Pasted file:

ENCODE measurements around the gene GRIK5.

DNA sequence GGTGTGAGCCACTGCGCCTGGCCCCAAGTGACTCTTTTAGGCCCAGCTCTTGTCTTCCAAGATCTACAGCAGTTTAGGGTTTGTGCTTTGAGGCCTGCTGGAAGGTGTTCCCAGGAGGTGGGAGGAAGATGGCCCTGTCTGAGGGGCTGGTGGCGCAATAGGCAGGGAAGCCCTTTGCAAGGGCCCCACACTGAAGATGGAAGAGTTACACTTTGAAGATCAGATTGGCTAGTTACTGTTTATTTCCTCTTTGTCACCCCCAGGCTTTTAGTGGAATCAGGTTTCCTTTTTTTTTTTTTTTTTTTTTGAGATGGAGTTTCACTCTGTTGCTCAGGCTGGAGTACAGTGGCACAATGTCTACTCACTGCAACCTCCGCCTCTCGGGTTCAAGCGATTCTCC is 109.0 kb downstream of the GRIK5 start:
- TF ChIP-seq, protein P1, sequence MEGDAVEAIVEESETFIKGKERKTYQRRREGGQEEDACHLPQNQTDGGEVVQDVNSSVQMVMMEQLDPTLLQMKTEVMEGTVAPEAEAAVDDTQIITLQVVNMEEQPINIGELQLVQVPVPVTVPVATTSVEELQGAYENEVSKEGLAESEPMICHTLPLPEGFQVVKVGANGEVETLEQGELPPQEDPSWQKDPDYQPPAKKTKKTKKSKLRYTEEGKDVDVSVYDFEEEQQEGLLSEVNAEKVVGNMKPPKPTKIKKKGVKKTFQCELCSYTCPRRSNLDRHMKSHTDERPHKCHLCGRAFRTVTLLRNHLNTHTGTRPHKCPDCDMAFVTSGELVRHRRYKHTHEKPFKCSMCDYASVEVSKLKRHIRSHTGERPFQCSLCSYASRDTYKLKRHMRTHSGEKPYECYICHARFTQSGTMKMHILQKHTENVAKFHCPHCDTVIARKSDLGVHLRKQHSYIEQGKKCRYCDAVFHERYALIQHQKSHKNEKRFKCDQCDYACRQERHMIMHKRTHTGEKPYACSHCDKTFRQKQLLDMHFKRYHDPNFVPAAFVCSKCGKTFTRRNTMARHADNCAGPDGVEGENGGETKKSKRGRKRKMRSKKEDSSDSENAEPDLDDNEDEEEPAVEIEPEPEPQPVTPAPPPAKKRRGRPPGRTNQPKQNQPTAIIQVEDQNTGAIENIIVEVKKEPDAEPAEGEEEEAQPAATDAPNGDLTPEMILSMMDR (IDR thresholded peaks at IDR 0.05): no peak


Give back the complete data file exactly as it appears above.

ENCODE measurements around the gene GRIK5.

DNA sequence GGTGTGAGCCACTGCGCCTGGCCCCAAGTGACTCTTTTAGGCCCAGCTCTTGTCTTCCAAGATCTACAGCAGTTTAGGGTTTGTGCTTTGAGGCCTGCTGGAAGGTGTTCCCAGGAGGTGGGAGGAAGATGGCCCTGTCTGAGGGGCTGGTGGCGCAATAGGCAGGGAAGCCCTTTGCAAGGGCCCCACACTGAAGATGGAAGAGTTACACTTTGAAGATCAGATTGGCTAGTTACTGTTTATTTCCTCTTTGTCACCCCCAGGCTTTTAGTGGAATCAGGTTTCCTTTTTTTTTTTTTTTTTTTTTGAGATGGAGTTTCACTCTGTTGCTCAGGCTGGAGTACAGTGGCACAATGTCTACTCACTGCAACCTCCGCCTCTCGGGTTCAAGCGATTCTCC is 109.0 kb downstream of the GRIK5 start:
- TF ChIP-seq, protein P1, sequence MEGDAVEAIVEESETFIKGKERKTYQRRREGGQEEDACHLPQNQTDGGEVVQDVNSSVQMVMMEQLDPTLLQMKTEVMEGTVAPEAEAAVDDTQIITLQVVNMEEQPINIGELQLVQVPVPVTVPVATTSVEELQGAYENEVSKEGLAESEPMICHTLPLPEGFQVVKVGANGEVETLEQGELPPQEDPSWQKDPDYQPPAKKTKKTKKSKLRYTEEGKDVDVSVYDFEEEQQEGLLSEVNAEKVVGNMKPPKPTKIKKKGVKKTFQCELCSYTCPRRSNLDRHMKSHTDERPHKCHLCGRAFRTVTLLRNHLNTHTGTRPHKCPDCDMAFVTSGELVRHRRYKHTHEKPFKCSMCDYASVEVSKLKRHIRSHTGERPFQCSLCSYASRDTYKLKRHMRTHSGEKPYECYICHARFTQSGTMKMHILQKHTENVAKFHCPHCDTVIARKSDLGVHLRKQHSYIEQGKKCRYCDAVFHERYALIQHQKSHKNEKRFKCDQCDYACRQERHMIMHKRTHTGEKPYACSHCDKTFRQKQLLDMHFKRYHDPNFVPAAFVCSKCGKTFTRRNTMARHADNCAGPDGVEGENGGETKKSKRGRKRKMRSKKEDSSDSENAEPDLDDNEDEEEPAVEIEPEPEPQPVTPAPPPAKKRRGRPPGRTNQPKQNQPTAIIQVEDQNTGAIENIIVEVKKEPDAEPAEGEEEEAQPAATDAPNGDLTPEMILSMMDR (IDR thresholded peaks at IDR 0.05): no peak